Fighting and Feasting

We all know Psalm 23; in fact some of us haven’t read it in a while because we know it from memory. We also know the story of David when He was at his palace instead of at war with his men, which led to temptation. Both passages have to do with the calling of David, and really the call of each believer. I’ve never seen this before, but when I looked at these stories side by side, I realized that God was giving me direct instruction and a huge warning.

Most Godly Christians operate this way; we read the story of David in 2 Samuel 11 and see that David should have been at war instead of staring at other rooftops that were not his own. This is a good conclusion, because David obviously should have been at war, God called him and his men to go beat the Ammonites, but David stayed home. Staying home was the first act of disobedience; David was ignoring the call of God on his life to defeat his enemies. This led to the sin of idleness, which led to the sin of murder (Uriah, Bathsheba’s husband) and the sin of adultery with Bathsheba. Now, granted, Bathsheba shouldn’t have been on the roof in a bath. The problem would have been solved if she was just Sheba and if the bath was out of the equation. Nonetheless, David missed God’s call to war, and he fell into sin.

As a man, one of my first responses is then to avoid idleness by always warring. This is equally dangerous, because fighting his enemies wasn’t the call of God on David’s life, obedience was. Fighting his enemies was part of his calling, but not the fullness of his calling.

In Psalm 23 David writes, you prepare a table before me in the presence of my enemies, my cup overflows. Timeout, in the presence of whom? “So David, you’re telling me that your enemies are around and you’re going to dine?” This is actually harder than it looks. David doesn’t want to be tending sheep, he wants to be fighting the Philistines. David doesn’t want to be fighting the Ammonites; he wants to chill at home. I would think then that David doesn’t want to dine with God, he wants to be fighting his enemies. I know I would if I were in the presence of my enemies, I would not take it easy and dine. What’s happening here? David wants to do everything other than what God has for him, and God just wants David to learn obedience. Obedience requires faith to trust God.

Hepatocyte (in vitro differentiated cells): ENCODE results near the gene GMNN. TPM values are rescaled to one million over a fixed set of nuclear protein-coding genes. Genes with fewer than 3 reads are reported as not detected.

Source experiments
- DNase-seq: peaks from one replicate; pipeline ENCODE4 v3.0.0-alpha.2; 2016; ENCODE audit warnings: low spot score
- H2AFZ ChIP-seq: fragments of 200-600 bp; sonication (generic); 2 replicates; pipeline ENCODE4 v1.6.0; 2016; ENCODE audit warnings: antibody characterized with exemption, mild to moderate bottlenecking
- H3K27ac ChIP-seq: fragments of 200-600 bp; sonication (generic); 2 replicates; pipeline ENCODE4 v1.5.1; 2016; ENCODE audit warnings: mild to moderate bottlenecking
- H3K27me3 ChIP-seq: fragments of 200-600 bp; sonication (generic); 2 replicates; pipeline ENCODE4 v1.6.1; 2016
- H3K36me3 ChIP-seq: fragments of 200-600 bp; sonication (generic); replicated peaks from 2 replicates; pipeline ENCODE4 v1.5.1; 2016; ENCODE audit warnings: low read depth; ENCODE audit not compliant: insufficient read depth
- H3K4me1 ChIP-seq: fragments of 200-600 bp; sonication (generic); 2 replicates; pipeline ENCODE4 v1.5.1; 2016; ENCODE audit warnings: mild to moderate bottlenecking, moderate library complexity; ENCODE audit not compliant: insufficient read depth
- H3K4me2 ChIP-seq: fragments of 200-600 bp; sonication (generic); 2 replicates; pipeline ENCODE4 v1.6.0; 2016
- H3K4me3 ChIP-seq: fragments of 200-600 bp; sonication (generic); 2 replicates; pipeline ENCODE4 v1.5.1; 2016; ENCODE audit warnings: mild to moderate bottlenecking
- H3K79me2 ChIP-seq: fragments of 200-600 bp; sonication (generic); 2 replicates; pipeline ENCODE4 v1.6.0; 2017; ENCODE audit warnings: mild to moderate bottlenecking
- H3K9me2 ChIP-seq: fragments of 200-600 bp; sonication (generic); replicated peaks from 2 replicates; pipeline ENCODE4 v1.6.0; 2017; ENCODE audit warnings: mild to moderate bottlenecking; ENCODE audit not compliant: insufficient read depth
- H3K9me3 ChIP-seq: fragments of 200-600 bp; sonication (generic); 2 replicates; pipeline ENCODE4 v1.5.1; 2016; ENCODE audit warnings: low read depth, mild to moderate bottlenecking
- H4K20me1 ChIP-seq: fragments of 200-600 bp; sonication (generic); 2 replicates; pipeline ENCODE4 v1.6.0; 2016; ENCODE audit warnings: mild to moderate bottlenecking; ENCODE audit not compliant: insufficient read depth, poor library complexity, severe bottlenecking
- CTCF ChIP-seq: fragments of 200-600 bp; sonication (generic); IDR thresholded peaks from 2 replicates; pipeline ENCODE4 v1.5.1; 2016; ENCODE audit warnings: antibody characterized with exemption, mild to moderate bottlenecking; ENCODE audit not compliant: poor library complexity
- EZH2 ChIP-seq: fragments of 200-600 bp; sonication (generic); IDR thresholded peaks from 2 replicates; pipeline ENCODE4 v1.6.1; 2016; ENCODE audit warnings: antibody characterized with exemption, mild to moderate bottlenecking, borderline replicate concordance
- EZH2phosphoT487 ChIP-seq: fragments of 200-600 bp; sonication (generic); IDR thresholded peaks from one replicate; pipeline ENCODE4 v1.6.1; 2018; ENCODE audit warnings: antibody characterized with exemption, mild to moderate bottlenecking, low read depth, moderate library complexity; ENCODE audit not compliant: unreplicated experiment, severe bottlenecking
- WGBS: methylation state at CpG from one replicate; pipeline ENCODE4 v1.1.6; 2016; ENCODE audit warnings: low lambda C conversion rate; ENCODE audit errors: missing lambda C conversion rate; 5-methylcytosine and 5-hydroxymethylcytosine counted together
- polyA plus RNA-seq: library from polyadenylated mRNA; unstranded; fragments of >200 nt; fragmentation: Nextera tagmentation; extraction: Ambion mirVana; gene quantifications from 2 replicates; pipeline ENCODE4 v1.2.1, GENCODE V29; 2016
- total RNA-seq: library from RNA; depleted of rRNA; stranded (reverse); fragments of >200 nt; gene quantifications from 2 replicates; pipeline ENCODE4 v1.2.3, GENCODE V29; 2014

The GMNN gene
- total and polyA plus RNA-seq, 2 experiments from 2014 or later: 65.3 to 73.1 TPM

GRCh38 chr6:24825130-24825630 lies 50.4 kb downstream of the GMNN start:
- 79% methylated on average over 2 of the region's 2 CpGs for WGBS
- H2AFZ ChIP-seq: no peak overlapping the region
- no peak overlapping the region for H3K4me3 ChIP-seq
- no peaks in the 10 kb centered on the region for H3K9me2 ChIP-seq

Not only does God want David to dine in the presence of His enemies, but God is in fact preparing the table. Not only that, but God is making David’s cup overflow. This is a sign of fat, abundance, anointing, and rich blessing. Interestingly enough, God doesn’t just prepare this for His people, but He enjoys it in Luke 7.

Jesus goes to dine with the Pharisees, as he is dining with them a sinful woman comes to Him and weeps at His feet. I can just see the Pharisees faces now, of which display disapproval of Jesus’ interaction with the woman. Their expectation of what is right being shattered with every passing second – their hearts increasingly disapproving of the man with whom they wanted to dine. After tears have been shed, the woman’s hands bring forth a glass jar as she retrieves a fine ointment. (Don’t think: stuff you put on baby butts that you get at walmart. Think:all your mama’s candles and all your grammas perfumes rolled into one, with Hebrew hand crafting). FOCUS!

 Jesus is in the presence of His enemies, with His “cup” running over. How foolish. Meet Jesus there!

We often think that because David didn’t go to war when God called Him to – leading to consequences, that the most Godly thing to do would be war. On the flip side, our human nature leans towards dining when it’s time to war. But what we more commonly miss, is that Jesus wants to dine with us in the presence of our enemies.

Final Thoughts:

1.      The point is not warring, nor is it feasting. The point is obeying.

2.      Don’t just feast to fight, and don’t just fight to feast. Enjoy God in both.

3.      Feasting with God is an expression of His grace extended to you in order to enjoy Him, which brings Him glory.

For the joysetbeforme,

Peter

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